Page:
An editorial calendar should be a flexible, ever-changing live document – one that’s updated according to the comings and goings of your business

Chris McMahon, Sticky Content

Chris McMahon recommends scheduling in time to deal with unplanned content.

5. Share your calendar

Richard Prowse from the Digital team at the University of Bath recommends sharing your calendar:

this will demonstrate to those not involved in the editorial process that you have a considered and measurable plan for content.”

Richard Prowse, University of Bath

Sharing your calendar with customers is also useful when negotiating deadlines. The calendar will make them aware that if they are late in providing information it could delay when content is published.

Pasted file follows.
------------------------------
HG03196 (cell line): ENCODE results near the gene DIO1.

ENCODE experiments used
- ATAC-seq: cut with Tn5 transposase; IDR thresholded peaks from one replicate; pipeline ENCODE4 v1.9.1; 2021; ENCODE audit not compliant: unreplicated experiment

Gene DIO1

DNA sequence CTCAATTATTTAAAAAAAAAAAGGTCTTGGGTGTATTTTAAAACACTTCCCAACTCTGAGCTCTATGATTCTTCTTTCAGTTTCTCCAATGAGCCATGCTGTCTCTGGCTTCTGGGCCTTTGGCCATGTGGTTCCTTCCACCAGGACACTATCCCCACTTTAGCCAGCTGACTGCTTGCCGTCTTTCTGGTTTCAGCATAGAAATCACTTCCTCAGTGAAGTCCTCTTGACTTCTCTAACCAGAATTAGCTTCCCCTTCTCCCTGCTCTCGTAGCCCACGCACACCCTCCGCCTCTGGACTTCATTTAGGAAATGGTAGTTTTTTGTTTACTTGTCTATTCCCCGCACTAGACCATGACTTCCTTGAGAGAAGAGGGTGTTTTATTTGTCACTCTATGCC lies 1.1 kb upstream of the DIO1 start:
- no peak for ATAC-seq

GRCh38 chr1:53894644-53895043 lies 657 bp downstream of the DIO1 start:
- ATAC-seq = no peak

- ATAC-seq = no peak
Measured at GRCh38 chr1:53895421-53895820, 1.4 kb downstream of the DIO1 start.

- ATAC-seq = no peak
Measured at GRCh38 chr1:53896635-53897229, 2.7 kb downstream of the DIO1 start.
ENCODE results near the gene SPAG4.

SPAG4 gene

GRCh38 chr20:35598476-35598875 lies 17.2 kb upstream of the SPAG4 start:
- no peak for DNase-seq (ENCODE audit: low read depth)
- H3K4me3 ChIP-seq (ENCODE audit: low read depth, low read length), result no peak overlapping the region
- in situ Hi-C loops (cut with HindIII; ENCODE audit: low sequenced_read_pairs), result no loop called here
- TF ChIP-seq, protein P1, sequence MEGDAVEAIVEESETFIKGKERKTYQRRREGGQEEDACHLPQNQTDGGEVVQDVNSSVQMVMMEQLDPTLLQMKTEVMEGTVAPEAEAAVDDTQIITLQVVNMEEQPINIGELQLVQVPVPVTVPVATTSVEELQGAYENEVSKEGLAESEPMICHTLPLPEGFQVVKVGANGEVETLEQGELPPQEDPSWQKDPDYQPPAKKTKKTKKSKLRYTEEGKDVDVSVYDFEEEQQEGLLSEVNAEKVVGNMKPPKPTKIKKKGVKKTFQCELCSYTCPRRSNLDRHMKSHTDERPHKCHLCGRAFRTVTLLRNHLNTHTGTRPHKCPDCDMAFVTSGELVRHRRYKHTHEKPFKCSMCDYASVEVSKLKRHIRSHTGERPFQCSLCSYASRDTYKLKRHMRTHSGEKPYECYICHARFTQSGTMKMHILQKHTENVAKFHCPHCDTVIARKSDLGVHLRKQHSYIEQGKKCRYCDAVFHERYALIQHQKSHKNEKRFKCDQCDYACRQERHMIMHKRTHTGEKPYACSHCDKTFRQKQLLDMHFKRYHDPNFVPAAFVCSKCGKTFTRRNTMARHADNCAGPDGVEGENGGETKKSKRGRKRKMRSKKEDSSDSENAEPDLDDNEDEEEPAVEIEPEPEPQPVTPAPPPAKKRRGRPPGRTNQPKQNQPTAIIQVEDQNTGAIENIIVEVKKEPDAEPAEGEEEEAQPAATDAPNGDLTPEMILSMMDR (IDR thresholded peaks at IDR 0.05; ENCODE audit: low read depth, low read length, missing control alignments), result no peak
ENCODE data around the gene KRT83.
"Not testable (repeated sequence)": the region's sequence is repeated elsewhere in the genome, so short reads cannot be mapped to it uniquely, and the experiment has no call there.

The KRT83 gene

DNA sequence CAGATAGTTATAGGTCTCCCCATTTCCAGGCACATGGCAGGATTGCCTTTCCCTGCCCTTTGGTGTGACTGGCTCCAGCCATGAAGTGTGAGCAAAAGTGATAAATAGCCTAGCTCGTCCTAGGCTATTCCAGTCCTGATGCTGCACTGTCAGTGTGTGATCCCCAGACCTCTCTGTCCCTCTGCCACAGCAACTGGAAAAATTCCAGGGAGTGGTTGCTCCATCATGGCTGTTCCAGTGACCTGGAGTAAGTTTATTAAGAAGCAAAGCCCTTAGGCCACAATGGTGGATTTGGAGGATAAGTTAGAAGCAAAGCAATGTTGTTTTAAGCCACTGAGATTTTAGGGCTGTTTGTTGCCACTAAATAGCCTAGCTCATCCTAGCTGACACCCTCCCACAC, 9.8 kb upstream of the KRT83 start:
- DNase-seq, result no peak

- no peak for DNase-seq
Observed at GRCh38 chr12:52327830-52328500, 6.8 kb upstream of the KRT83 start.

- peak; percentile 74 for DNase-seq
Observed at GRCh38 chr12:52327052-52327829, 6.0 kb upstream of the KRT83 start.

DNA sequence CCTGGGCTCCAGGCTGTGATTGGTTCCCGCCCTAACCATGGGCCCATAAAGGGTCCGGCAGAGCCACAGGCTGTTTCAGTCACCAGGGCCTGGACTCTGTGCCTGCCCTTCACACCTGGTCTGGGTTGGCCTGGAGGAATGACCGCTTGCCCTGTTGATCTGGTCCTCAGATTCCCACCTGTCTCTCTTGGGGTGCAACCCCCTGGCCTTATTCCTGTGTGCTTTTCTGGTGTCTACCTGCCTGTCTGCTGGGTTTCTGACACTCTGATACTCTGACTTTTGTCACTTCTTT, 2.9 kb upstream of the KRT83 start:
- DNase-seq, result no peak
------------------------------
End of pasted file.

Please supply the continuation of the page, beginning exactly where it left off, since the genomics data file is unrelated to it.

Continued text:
The content calendar illustrates the other work you have scheduled in, and might also help to minimise those last minute content requests.

References and further reading

Kristina Halvorson and Melissa Rach, Content Strategy for the Web, Brain Traffic, 2012

Chris McMahon, Create an effective editorial calendar, Sticky Content, 24 October 2014

Chris McMahon, Fill your editorial calendar in 5 steps, Sticky Content, 31 October 2014

Richard Prowse, How to create an editorial calendar, Bath University, 6 July 2014

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Conference Review: Institutional Web Management Workshop

At the end of July I attended the 2015 Institutional Web Management Workshop at Edge Hill University. Here I met colleagues responsible for the design, development and content of university websites across the UK.